The problem, though, is that it all happens on a train stuffed with people. Innocent people, whose names, I doubt, are part of some fantasy rug. They all die as the train is sacrificed for the spectacle. Naturally, of course, the train suddenly seems empty of bodies as it hurtles down, or maybe we are to suppose they all got out.

The problem is that the movie is inconsistent with its morality. It seeks to establish an honourable law (killing the one to protect the many, that lovely, logical, Star Trek code which Kirk just can’t abide) to justify murder, but then calmly forgets it all as the movie slaughters thousands in order to have a cinematic moment.

Like many, it seeks to have its cake and eat it, too. The Matrix films have this problem, as well. Morpheus and the rest want to free humanity, but in their quest to do so any cops or other authorities, and gloriously dispatched. And as we were plainly told, if you die in the Matrix, you really die. Sure, the cops and security guards were working for The Man (I always think of Robert Altman when I see him, which is somehow fitting), but they were actually trying to protect people. It’s not that their killing may not be justified in the Machiavellian sense; it’s that no one gives any thought to it. “Hey, we are killing a lot of people here? Is what we are doing right?”

We get far more discussion over these things on Battlestar Galactica (Apollo and the destruction of the ship, the whole season on the planet with the suicide bombers and all) and, thankfully, The Dark Knight (which I can’t get away from these days it seems).

Stupid movies should never try to be smart. They only end up shooting themselves.

Talky Talkies

The last two books I read were murder mysteries: Death of a Red Heroine, by Qui Xiaolong, set in Shanghai (and GZ!) during the reformist 1990’s; and The Yiddish Policeman’s Union, by Michael Chabon, set in the fictional Jewish state of Sitka, set to revert back to Alaska a la Hong Kong in 1997. Chabon’s book shows the difference between someone who understands and appreciates language and someone who merely writes.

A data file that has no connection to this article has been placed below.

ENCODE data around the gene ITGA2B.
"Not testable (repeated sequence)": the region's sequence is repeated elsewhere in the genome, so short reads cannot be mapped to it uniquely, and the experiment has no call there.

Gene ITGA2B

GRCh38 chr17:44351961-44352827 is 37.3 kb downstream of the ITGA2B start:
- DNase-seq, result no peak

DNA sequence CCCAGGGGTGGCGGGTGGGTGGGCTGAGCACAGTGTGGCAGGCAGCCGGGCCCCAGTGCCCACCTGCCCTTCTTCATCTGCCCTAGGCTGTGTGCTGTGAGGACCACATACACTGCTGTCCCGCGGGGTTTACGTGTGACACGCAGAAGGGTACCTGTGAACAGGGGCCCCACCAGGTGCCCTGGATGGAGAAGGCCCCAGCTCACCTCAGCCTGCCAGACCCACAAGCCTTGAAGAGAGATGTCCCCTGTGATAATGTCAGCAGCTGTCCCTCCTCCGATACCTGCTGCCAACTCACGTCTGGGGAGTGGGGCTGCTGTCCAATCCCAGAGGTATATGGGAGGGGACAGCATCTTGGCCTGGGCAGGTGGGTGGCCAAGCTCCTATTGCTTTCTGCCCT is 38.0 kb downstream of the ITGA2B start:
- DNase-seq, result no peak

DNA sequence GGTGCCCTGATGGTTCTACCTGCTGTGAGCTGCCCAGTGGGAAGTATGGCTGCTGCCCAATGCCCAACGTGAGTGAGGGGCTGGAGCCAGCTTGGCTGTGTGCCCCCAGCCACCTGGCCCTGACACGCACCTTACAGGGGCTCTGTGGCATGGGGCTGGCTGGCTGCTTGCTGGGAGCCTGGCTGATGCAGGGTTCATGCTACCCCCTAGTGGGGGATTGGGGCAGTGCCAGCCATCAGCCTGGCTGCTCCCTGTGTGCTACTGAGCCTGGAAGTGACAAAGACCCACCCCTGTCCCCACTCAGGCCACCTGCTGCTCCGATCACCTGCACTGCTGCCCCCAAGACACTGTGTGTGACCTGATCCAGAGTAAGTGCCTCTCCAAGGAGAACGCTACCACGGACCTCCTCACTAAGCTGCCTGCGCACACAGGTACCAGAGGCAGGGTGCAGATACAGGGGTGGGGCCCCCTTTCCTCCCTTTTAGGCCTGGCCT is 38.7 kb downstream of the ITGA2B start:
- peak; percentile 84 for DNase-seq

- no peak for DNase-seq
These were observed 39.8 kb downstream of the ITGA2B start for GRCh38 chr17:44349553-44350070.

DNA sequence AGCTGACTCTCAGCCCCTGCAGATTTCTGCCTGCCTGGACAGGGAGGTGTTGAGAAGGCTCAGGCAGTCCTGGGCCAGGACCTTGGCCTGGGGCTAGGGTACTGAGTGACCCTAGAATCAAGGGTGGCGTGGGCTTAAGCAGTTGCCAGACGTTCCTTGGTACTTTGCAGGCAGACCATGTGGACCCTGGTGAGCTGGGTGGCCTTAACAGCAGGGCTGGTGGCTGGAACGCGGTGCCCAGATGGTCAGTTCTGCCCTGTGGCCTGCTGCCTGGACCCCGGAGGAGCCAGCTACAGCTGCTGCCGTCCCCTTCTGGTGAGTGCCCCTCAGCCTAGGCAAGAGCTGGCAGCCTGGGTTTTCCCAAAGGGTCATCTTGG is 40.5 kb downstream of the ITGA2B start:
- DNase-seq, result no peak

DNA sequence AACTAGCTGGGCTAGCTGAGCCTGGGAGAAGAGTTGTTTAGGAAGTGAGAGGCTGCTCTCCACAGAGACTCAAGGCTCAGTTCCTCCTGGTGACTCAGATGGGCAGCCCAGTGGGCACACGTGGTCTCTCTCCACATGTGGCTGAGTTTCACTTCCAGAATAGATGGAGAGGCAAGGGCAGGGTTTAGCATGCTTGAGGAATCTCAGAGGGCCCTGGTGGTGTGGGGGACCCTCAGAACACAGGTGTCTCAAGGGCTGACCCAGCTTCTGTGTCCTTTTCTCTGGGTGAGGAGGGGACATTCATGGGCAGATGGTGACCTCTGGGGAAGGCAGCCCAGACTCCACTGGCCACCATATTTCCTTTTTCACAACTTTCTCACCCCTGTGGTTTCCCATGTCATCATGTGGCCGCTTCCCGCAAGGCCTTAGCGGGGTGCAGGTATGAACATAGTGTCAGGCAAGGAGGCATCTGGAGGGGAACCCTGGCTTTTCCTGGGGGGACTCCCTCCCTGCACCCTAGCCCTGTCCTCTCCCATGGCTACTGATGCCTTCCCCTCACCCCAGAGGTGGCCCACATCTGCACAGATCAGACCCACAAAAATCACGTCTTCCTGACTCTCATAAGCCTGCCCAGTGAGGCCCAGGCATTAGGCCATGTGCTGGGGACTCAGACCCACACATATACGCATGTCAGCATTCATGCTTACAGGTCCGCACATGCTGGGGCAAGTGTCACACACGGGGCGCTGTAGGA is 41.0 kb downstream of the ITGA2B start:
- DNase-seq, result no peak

Aside from the fact that Qui (and his editor) lets one of my bugaboos into the book (misuse of ‘comprise’), the language is flaccid, and devoted to the plot. It serves the action and just moves things along. It’s like much popular writing, which is why it’s easy to read: it doesn’t really involve complex ideas or metaphors that demand you pause and consider them. It’s all stock except for the setting, which provides most of the intrigue, and near the end even the mystery tapers off. It’s not a bad book, but I wouldn’t read it again and I am hard pressed to recall even one standout sentence.

Chabon’s writing thrums. Sentences levitate off of the page and circle about your brain. You pause as you think about some of the images, but not too long because you must keep reading. And though the writing certainly rockets the plot forward, the language exists for your pleasure. You read to find out what happened, and just to read some more of the delicious sentences. Chabon doesn’t go to the far end, either, letting the plot and story go to hell for the sake of a perfect sentence. He stays well within the hardboiled genre, with the taut structures and descriptions—though not parsing it down to the piano wire terseness of recent James Ellroy, who seems to have dispensed with whole sentences in The Cold Six Thousand. I can’t recall any exactly right now, but I know that I was stunned probably once per page by Chabon’s writing, and I would pick it up again right away if I didn’t have something else to get to.